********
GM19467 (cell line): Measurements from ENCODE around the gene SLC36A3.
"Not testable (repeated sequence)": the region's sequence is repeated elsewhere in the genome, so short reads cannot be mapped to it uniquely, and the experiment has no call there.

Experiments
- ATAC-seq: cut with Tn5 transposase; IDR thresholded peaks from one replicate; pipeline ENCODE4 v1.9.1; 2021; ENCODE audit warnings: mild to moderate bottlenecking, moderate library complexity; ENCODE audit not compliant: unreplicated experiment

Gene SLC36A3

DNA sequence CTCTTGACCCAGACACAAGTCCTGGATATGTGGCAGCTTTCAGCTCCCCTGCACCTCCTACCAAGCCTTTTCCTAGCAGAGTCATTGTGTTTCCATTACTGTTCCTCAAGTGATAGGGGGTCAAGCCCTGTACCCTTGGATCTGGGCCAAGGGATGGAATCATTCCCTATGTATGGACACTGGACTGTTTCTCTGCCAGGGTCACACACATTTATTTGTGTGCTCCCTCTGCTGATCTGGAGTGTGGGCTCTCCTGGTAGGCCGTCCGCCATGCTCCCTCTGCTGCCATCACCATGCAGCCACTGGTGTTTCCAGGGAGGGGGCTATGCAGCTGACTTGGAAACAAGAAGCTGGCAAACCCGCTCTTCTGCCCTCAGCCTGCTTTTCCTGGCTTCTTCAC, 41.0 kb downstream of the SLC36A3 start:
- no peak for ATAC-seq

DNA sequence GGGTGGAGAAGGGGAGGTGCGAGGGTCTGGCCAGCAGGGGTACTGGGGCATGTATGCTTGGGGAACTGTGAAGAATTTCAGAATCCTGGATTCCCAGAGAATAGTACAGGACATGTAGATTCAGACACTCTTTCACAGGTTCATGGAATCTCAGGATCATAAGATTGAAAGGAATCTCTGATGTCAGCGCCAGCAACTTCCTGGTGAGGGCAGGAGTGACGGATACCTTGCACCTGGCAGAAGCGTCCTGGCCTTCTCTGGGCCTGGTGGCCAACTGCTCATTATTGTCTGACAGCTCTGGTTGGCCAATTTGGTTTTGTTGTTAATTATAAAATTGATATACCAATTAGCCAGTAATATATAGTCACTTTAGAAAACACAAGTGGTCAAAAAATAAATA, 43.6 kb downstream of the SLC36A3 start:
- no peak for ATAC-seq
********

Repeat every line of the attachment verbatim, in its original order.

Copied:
GM19467 (cell line): Measurements from ENCODE around the gene SLC36A3.
"Not testable (repeated sequence)": the region's sequence is repeated elsewhere in the genome, so short reads cannot be mapped to it uniquely, and the experiment has no call there.

Experiments
- ATAC-seq: cut with Tn5 transposase; IDR thresholded peaks from one replicate; pipeline ENCODE4 v1.9.1; 2021; ENCODE audit warnings: mild to moderate bottlenecking, moderate library complexity; ENCODE audit not compliant: unreplicated experiment

Gene SLC36A3

DNA sequence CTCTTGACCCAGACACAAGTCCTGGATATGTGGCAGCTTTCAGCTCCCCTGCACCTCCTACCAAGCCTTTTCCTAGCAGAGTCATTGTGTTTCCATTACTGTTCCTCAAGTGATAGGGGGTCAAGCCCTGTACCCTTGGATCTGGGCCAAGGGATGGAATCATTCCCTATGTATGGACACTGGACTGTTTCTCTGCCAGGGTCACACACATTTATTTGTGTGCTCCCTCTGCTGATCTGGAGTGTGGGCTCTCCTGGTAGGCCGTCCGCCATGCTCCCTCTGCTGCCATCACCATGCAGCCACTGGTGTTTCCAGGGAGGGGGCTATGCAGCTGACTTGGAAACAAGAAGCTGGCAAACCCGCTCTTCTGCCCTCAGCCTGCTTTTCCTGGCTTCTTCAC, 41.0 kb downstream of the SLC36A3 start:
- no peak for ATAC-seq

DNA sequence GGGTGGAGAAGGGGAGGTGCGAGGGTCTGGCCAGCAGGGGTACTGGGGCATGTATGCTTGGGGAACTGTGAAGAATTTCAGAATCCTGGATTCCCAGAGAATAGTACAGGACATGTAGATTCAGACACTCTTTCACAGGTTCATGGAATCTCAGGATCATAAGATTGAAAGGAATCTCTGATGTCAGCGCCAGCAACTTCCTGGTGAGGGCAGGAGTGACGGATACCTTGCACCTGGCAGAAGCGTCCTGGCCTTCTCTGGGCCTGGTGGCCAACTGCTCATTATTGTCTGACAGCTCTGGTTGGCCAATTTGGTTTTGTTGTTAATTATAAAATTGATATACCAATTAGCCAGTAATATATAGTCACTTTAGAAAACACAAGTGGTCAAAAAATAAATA, 43.6 kb downstream of the SLC36A3 start:
- no peak for ATAC-seq